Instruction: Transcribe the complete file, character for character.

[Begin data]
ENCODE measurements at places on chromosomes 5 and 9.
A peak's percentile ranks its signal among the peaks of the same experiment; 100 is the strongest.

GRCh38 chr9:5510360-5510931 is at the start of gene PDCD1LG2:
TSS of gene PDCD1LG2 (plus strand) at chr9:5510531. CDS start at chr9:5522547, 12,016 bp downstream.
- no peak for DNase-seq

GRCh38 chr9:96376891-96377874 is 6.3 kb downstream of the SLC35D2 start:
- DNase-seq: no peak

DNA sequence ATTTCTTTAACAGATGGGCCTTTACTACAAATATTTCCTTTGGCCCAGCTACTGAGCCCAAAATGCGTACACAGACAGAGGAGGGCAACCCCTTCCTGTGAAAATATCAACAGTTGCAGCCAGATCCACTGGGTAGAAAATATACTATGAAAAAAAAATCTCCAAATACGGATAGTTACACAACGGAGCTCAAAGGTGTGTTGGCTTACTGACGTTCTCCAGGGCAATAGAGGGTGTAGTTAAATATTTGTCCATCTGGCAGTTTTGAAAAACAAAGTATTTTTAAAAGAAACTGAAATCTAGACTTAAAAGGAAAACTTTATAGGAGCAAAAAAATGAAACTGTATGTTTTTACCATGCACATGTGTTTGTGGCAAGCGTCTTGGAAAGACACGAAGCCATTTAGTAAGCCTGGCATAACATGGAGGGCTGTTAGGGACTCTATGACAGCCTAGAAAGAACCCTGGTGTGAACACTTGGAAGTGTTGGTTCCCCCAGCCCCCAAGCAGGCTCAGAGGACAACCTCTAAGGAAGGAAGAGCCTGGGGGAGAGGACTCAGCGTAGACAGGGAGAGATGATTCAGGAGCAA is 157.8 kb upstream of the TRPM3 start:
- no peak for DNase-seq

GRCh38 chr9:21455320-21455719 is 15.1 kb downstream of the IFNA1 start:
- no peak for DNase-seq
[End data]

ENCODE measurements at places on chromosomes 5 and 9.
A peak's percentile ranks its signal among the peaks of the same experiment; 100 is the strongest.

GRCh38 chr9:5510360-5510931 is at the start of gene PDCD1LG2:
TSS of gene PDCD1LG2 (plus strand) at chr9:5510531. CDS start at chr9:5522547, 12,016 bp downstream.
- no peak for DNase-seq

GRCh38 chr9:96376891-96377874 is 6.3 kb downstream of the SLC35D2 start:
- DNase-seq: no peak

DNA sequence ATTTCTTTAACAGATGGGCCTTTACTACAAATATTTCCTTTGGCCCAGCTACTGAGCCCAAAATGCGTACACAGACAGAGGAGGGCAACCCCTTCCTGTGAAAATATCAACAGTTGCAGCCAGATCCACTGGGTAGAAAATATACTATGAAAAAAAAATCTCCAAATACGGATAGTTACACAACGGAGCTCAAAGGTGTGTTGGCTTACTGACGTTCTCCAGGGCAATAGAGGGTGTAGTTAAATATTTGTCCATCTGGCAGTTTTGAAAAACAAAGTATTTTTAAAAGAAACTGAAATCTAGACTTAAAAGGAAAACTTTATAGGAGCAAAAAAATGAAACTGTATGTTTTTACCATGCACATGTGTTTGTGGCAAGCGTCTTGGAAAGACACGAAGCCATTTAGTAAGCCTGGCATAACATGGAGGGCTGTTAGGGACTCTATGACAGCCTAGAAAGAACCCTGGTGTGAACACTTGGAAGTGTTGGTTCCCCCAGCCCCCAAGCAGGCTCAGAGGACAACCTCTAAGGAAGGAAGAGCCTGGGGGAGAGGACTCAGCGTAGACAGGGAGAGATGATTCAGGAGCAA is 157.8 kb upstream of the TRPM3 start:
- no peak for DNase-seq

GRCh38 chr9:21455320-21455719 is 15.1 kb downstream of the IFNA1 start:
- no peak for DNase-seq